10 Best Things to do in Tallinn

Hidden away in the far top corner of Europe, Tallin is one of the least well-known cities of Europe, making it a joy to discover! With a fascinating history and a myriad of cultural influences, Tallin certainly has something for everyone.

1.     Walk Tallinn’s old town

UNESCO World Heritage listed Tallinn old town is packed with sights and activities but compact, so easily explored on foot. The Viru gate and city walls encircle cobbled streets lively squares, Kiek in de Kok medieval Fortifications, and churches such as St Olav’s Church. It’s easy to enjoy an afternoon strolling, taking in the sights, pausing in the cafes for refreshment and browsing souvenirs in the shops.


2.     Town Hall Square

Within the old town but worthy of its own mention is Town Hall Square. Home to Tallin’s town hall, built in 1404, and one of the oldest pharmacies in Europe, Raekoja Plats is a large square that hosts a market, bars and restaurants, concerts, Old Town Days summer festival and, from mid-November a magnificent Christmas tree.

Town Hall Square, Tallinn, Estonia

3.     Alexander Nevsky Cathedral

If you only visit one of Tallinn’s churches, make it the Alexander Nevsky Cathedral. Standing proud and high on Toompea Hill, next door to the Estonian Parliament, the orthodox cathedral was built between 1894 and 1900 while Estonia was under Russian rule. The building strikes a formidable impression on the Tallinn skyline but the inside is a palace of incredible delicate woodwork and ornate Russian icons.

Alexander Nevsky Cathedral, Tallinn, Estonia

4.     Visit one of Tallinn’s museums

To dig deeper into Tallinn’s many stories, it is worth exploring some of the city’s museums. From the KGB Museum confronting life in Tallinn under soviet rule, and Patarei Prison, a memorial to repressed Estonians, and the Estonian History Museum, or Tallinn City Life Museum, to the quirkier Old Smithy (metalsmith workshop), Museum of Puppetry Arts or, for the medically curious, the Estonian Health Museum, Tallinn boasts a surprising variety of mueums.

5.     Kadriorg Palace and Park

Kadriorg is a neighbourhood slightly outside the centre of Tallinn, but worth visiting. Russian Tsar Peter the Great commissioned the construction of Kadriorg Palace, as his 18th century summer palace, and it remains the only Baroque palace in Estonia. The magnificent building today houses part of the Estonian Art Museum’s collection, but there is just as much to see outside in the gardens that feature rose gardens, ponds and a Japanese Garden.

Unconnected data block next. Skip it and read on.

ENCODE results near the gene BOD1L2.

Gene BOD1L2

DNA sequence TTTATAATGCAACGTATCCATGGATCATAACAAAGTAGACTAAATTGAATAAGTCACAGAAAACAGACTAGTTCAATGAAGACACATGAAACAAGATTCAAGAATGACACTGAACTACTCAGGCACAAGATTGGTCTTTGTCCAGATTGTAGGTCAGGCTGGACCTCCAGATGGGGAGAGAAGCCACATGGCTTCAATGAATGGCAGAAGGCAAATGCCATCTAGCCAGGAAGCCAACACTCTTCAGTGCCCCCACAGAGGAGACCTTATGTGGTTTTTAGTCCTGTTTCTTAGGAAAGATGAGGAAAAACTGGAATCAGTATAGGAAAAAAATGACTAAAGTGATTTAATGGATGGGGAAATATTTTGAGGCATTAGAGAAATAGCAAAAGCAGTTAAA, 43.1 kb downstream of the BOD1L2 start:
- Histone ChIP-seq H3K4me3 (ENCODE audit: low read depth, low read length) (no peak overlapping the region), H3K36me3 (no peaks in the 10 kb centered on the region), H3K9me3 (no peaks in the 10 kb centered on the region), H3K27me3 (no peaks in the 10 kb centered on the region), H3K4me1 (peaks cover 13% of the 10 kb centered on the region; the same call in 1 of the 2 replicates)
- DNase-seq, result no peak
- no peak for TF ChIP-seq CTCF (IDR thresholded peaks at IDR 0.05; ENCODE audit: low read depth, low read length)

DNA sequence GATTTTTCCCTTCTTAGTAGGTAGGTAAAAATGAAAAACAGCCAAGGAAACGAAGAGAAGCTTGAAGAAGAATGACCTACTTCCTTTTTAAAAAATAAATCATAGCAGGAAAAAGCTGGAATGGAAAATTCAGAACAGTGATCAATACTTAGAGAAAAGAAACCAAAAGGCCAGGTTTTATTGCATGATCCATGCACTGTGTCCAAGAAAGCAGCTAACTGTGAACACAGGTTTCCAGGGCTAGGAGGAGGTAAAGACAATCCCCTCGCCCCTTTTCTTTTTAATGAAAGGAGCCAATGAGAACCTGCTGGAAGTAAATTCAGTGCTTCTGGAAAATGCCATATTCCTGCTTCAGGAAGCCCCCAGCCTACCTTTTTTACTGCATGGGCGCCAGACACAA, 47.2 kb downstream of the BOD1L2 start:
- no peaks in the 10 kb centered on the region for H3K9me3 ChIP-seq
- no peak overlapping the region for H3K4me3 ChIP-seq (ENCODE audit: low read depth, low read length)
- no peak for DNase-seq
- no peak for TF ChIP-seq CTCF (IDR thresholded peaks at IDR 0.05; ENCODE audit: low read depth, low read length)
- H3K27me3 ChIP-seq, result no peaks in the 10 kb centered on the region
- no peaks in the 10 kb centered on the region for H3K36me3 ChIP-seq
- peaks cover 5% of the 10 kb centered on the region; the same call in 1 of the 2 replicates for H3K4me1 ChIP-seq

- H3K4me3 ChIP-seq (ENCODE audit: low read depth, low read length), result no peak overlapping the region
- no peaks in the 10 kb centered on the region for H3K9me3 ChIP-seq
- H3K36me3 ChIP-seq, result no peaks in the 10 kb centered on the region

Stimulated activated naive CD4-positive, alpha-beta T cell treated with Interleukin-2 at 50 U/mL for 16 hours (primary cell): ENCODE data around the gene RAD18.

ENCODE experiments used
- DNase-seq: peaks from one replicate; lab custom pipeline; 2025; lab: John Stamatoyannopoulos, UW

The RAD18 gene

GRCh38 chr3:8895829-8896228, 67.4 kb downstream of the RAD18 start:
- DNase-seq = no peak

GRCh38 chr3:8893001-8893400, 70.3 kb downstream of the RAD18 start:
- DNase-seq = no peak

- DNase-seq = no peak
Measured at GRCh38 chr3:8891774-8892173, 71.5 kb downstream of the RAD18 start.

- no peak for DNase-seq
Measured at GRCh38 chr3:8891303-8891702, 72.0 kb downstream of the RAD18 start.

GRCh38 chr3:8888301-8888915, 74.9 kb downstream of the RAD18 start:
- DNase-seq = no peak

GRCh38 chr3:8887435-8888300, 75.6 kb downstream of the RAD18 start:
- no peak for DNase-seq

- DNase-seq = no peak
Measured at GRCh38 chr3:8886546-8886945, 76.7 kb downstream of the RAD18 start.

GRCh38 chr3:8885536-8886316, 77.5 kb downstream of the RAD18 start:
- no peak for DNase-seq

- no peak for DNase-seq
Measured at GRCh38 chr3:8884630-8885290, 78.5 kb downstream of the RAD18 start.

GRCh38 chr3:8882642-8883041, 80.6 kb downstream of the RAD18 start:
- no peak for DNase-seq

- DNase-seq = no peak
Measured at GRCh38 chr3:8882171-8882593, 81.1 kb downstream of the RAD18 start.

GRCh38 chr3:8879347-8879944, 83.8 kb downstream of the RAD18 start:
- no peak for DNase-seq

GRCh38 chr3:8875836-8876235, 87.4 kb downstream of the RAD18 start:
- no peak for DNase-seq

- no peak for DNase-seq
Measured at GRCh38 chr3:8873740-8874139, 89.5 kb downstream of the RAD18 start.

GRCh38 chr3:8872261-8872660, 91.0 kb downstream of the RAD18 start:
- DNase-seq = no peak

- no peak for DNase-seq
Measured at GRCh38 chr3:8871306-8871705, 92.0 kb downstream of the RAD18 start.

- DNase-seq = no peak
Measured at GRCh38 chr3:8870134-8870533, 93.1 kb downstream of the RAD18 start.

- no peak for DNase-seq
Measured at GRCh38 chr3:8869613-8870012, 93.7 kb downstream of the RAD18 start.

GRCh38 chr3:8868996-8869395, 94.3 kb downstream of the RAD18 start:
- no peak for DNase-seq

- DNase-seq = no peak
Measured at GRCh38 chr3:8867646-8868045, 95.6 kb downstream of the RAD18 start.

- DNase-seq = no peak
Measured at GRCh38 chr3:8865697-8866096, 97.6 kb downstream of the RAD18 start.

6.     Art in Motion

While not reflective of the local art scene, per se, the Monet2Klimt Art in Motion multimedia exhibit brings some of Monet’s, Van Gogh’s and Klimt’s work to life in an immersive digital display, and can be experienced and enjoyed at your own pace. It’s a restful way to break up the sightseeing!

7.     Panoramic city view of Tallinn

I love a good panoramic view across a city, and Tallinn offers several options. Patkuli and Kohtuotsa viewing platforms offer wide open views across the city. It is also possible to climb St Olav’s tower and, in summer, the Town Hall tower, to take in the old town from above. A nice alternative is the rooftop bar of the Radisson Blu Sky Hotel, if you prefer to enjoy the view with a cocktail in hand.

Panoramic view of Tallinn, Estonia

8.     Eat Estonian Food

How do you truly experience a place? Eat like a local! Estonian cooking is characterised by eating seasonally and enjoying local produce. Staples include beer, vodka, rye bread and pork, but the cuisine today is infused with Scandinavian, Russian and European influences. Starters are often cold dishes such as salads and smoked fish dishes. Mains focusing on meat or fish in the coastal areas are usually accompanied by black rye bread.

Cherry dumplings for breakfast in Tallinn, Estonia – yes please!

9.     Kalev chocolate

Satisfy your sweet tooth, or stock up on gifts to take home, at Estonia’s local chocolate shop, Kalev that specialises in handmade chocolates and marzipan figurines. They also stock chocolate bars in a myriad of flavours ranging from banana, toffee, cherry and almond to pretzel, and even ‘zombie’.  The Kalev shop in the Rotermann quarter also runs a confectionary workshop.

10.  Daytrip to Helsinki

If you’re tempted by a trip to Helsinki it is worth knowing that it’s just a 2hr ferry ride from Tallinn and makes an easy daytrip (saving you the cost of a hotel – Finnish prices can be brutal!) Tallinn’s ferry terminal is a 15min walk from the old town, easy!

Have you visited Tallinn? Have I missed something you would add to this list? Let me know in the comments.

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